Boat checks: the ultimate time sap

Boats involve an inordinate amount of faff. Don’t ever buy a boat and expect each season to simply jump aboard and sail it straight off into the sunset. I mean, you absolutely can try this, but you may then find yourself three days from land with water flooding into your boat through an ill-fitting porthole or becalmed with no working engine or with leaking heads spreading the sweet smell of urine throughout the vessel, the delightful list of possible mishaps goes on.

So, before you merrily set sail, it is highly advisable that you first check the rigging, sails and deck fittings. Then you’ll need to check the engine, the winches, the anchor windlass, the bilge pumps, the heads, the batteries, the navigation lights, the charts, the gas, the water system, the seacocks, the fire extinguishers, the radar reflector, the dinghy, the life jackets. The list goes on and on and on.

Once the nine thousand or so checks are complete, it is very likely they will have exposed a number of repairs, tweaks and new parts that need obtaining, fitting or completing.

Of course, the decks need scrubbing, the hull needs the once over, the metal may need a buff and polish. Down below, cupboards need emptying and cleaning, linen needs washing, floors and surfaces need wiping. Any friendly creatures – currently ants – that have, in your absence, claimed squatters’ rights need some healthy encouragement to find alternative home.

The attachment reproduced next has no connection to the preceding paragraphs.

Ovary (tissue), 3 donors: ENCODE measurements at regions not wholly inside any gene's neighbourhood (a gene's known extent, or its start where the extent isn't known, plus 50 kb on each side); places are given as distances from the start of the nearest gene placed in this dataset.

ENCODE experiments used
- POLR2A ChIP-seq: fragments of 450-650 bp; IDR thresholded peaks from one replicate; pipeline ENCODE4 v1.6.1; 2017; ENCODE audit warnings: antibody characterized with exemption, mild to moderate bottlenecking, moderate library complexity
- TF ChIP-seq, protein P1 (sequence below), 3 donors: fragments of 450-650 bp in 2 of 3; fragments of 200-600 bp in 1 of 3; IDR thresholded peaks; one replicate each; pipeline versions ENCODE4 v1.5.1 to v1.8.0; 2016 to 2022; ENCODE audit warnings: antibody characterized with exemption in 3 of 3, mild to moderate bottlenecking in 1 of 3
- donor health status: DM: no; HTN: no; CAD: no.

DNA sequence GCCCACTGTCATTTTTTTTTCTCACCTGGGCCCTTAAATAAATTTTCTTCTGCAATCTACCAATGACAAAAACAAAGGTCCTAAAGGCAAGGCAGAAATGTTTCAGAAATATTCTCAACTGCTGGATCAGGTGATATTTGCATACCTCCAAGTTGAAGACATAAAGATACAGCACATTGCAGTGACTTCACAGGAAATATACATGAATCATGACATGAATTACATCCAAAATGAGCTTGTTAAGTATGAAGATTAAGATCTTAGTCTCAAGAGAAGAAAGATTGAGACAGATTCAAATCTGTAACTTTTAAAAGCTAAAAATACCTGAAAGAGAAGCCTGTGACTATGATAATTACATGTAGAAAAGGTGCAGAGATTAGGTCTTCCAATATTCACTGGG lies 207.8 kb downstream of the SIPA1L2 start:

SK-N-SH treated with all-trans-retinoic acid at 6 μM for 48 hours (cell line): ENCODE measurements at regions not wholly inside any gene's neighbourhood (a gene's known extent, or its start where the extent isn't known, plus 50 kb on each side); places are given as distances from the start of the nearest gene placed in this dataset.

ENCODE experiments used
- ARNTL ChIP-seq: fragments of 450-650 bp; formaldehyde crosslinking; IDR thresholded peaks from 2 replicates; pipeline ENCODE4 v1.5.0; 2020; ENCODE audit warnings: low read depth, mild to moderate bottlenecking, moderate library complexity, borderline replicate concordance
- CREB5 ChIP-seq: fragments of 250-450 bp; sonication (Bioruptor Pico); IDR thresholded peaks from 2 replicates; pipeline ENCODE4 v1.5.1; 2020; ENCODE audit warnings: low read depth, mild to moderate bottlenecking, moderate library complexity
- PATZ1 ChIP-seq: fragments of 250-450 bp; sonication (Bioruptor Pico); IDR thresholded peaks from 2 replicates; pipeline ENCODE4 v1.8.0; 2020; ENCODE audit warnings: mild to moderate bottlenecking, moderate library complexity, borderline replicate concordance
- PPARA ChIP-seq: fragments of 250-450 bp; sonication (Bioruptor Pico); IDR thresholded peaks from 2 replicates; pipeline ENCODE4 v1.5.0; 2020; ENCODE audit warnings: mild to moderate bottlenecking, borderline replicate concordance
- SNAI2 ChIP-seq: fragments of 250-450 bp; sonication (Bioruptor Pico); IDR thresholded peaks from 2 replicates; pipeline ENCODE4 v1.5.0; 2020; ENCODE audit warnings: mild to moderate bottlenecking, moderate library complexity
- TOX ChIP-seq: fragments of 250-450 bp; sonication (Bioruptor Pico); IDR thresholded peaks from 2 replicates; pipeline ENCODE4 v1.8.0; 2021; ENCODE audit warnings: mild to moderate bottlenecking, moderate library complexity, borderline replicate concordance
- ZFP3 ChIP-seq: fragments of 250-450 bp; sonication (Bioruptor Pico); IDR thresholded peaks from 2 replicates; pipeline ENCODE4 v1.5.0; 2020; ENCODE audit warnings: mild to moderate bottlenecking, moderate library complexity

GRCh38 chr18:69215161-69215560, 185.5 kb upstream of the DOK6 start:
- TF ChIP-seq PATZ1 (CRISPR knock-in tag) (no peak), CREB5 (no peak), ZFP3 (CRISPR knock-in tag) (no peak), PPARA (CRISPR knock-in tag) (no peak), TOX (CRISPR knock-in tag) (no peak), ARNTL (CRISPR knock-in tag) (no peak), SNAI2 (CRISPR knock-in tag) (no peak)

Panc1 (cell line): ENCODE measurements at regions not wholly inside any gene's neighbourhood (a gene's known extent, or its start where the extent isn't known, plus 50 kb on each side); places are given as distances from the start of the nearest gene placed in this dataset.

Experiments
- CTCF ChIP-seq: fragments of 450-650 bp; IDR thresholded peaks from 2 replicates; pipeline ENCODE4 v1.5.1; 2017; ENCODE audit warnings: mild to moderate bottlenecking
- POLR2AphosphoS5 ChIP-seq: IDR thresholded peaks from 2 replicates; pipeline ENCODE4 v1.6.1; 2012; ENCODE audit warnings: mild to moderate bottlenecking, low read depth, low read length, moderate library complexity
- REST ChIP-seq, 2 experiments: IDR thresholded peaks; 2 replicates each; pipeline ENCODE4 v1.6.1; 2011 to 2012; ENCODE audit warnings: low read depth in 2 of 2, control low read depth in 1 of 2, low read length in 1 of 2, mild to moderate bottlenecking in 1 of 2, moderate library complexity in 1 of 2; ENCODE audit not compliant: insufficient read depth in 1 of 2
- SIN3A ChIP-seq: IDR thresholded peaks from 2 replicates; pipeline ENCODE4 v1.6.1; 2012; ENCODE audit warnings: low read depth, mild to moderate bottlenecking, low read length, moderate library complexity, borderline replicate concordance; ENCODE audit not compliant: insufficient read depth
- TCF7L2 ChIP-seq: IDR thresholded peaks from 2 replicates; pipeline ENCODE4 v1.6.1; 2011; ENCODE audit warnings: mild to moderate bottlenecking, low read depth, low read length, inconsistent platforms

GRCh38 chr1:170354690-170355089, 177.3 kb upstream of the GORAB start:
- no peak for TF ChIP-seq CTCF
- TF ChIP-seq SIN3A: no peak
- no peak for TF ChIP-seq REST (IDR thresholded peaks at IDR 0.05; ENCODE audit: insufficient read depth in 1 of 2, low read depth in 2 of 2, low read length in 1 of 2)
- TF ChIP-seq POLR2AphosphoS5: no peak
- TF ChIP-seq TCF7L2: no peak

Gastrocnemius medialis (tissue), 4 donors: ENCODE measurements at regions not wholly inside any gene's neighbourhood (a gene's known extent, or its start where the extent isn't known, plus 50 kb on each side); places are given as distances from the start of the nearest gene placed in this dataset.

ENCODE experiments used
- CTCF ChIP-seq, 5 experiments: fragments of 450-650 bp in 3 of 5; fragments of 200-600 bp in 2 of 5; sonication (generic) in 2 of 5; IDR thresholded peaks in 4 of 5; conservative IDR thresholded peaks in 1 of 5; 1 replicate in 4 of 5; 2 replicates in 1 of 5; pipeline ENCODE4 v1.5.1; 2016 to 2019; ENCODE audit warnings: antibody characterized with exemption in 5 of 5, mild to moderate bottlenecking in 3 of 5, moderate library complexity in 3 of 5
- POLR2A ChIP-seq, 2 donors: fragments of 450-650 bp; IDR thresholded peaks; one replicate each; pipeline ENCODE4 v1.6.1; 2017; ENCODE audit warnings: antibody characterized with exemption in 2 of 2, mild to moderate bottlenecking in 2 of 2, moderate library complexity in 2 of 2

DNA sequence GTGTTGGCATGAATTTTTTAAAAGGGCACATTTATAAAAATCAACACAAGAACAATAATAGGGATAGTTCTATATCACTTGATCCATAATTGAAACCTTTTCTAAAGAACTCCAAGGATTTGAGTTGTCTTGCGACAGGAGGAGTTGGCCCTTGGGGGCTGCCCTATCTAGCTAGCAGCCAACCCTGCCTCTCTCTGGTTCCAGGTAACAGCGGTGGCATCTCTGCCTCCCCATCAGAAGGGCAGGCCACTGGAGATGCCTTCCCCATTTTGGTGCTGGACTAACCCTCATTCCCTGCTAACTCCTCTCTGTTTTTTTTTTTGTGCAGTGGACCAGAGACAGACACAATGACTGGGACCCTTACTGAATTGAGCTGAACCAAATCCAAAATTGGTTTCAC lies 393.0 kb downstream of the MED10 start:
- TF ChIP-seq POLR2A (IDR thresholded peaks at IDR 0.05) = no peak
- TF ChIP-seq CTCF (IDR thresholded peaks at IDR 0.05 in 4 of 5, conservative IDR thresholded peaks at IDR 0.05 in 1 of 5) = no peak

Once any repairs have been completed, then the checks need to be done all over again.

You’ll need to think about provisioning, depending on how long you plan to be at sea. Be organised and make a list – see exhibit A below. A sailor with low blood sugar is an unpleasant sailor.

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Don’t forget fresh water, plenty of fresh water – we’ve all heard the horror stories of the sailors of old who tried to drink seawater and went mad.

If you are lucky enough to know of a boatyard which will complete any more serious technical repairs in a timely and reliable fashion, you are luckier than most. Usually a trip to the boatyard may add another few days to a year onto your desired departure date. After the professionals from the boatyard have done their work – check it again. You’ll probably discover, as we did, that they have made a few modifications of their own which are not welcome. For instance, when refitting a gearbox, cutting the wires to the bilge pumps without replacing them or refitting a porthole so that it now leaks, a lot.

Finally, once you truly are satisfied your boat will stay afloat, sail in the right direction and not be entirely inhospitable to live on, you need to wait for favourable weather to get you where you want to go.

So, all in all, it would be very easy to own a beautiful sailing boat and never go sailing at all. You could choose to spend several happy months simply checking, primping and preening your yacht to perfection before laying her up for the winter and doing it all again next year. Why not cut out the stress of sailing altogether.

Pete and I have been in Lagos on the Algarve in southern Portugal for five days now, and apart from a few minor details, we are ready to set sail. The weather however has a different view on the matter.

There are six to eight metre swells forecast out west beyond Cape St Vincent with 30 to 35 knots of wind coming from the North West – precisely the direction we wish to go in. So, unsurprisingly, we’re waiting this one out.

Happily, Lagos is a lovely town with some great places to eat and drink nestled in amongst its narrow paved streets and white washed buildings. But more on that later, I’m off for lunch.

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